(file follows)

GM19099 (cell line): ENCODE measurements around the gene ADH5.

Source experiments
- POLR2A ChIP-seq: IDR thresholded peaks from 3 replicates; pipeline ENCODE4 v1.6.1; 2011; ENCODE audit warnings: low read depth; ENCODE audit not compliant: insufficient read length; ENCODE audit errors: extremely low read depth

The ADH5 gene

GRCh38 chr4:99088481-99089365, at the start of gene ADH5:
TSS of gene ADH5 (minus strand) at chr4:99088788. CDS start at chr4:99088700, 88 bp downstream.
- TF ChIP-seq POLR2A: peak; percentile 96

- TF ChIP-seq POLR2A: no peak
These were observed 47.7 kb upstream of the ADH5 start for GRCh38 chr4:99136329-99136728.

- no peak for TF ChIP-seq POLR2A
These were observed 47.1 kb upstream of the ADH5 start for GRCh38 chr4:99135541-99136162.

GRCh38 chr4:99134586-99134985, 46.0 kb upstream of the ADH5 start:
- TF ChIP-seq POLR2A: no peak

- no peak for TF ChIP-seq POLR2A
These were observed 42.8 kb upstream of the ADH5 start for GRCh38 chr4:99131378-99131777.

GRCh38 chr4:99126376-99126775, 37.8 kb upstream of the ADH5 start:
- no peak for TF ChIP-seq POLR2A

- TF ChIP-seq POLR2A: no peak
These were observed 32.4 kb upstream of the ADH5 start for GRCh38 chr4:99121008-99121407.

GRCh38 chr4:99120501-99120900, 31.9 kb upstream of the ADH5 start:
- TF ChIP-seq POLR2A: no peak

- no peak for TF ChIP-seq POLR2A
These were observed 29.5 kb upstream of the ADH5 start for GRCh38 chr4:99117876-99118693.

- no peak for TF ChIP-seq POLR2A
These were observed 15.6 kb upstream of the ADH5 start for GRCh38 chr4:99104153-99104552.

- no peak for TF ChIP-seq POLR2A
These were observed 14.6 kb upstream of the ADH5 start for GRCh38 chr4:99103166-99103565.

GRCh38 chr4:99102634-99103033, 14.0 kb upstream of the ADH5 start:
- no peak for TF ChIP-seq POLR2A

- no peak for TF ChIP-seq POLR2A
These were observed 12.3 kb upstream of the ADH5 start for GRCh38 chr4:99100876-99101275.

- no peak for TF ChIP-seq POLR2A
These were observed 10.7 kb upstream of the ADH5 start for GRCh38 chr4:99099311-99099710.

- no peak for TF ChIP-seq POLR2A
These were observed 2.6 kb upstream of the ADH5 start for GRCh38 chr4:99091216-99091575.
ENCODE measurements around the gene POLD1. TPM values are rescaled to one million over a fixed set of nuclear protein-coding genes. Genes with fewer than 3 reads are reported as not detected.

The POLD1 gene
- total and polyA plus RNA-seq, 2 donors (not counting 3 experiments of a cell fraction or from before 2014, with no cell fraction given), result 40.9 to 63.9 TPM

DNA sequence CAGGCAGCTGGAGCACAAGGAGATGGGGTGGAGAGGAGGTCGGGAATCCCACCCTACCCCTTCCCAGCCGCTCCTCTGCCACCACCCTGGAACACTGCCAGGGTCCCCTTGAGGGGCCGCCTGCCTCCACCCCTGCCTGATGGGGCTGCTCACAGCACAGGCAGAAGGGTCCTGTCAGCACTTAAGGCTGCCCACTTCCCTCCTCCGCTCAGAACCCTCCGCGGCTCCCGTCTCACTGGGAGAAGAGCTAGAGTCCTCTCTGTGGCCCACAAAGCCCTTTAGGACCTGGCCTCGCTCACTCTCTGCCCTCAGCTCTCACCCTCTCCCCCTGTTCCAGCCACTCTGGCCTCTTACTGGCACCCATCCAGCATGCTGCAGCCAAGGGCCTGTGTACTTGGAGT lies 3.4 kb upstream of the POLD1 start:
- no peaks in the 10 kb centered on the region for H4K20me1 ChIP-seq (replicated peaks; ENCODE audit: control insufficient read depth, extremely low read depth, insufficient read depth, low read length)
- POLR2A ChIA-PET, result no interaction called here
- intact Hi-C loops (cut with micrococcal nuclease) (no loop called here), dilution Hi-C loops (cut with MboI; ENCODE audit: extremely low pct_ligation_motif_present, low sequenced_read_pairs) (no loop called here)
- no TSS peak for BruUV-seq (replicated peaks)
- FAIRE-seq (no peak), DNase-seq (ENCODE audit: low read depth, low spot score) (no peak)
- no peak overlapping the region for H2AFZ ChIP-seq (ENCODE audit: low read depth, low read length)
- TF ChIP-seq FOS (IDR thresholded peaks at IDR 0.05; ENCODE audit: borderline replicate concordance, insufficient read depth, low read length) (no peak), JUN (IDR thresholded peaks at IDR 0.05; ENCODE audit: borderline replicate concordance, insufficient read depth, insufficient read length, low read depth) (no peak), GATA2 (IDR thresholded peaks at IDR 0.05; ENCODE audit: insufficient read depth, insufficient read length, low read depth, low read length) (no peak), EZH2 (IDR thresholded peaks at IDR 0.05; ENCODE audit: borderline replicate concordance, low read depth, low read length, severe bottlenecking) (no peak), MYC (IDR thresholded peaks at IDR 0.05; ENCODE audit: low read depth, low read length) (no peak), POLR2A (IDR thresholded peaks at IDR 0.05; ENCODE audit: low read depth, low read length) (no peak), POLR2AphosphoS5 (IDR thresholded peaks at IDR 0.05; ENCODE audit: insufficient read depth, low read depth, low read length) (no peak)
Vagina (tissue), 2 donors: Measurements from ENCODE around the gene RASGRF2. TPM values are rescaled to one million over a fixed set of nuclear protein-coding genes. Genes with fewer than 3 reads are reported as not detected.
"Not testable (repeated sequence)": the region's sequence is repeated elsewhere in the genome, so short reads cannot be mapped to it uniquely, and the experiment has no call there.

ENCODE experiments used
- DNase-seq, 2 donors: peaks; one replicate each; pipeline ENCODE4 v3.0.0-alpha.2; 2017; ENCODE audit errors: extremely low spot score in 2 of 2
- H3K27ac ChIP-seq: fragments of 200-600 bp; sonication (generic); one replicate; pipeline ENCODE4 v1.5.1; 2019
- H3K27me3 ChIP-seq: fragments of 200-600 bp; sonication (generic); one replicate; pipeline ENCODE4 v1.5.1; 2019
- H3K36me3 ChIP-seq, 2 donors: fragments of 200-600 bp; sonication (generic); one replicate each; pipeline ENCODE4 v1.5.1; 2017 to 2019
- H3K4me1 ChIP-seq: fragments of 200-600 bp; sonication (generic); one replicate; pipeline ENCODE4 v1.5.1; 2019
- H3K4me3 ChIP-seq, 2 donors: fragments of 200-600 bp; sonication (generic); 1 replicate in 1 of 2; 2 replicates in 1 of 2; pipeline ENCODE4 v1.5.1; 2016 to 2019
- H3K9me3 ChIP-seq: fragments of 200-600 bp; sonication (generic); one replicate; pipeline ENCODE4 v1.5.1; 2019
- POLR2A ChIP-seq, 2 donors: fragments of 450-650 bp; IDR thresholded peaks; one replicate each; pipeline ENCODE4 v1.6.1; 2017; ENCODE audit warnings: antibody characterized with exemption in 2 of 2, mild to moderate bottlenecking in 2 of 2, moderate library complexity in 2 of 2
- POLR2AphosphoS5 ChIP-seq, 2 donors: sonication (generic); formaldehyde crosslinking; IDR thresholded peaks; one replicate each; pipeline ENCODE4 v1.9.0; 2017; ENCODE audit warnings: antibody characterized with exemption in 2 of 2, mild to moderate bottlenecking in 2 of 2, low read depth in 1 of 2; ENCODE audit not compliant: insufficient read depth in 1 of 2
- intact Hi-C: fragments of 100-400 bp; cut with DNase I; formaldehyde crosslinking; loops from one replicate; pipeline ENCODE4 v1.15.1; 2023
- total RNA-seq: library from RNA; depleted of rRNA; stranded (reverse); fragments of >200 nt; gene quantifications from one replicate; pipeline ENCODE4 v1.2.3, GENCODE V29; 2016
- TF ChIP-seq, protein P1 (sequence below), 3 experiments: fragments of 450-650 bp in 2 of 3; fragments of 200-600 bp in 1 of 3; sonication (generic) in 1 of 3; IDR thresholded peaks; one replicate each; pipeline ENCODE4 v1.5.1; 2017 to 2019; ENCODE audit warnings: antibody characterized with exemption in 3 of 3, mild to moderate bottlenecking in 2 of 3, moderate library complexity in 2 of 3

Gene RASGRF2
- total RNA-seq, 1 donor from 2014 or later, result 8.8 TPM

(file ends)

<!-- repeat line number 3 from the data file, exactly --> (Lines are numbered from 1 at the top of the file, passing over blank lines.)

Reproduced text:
- POLR2A ChIP-seq: IDR thresholded peaks from 3 replicates; pipeline ENCODE4 v1.6.1; 2011; ENCODE audit warnings: low read depth; ENCODE audit not compliant: insufficient read length; ENCODE audit errors: extremely low read depth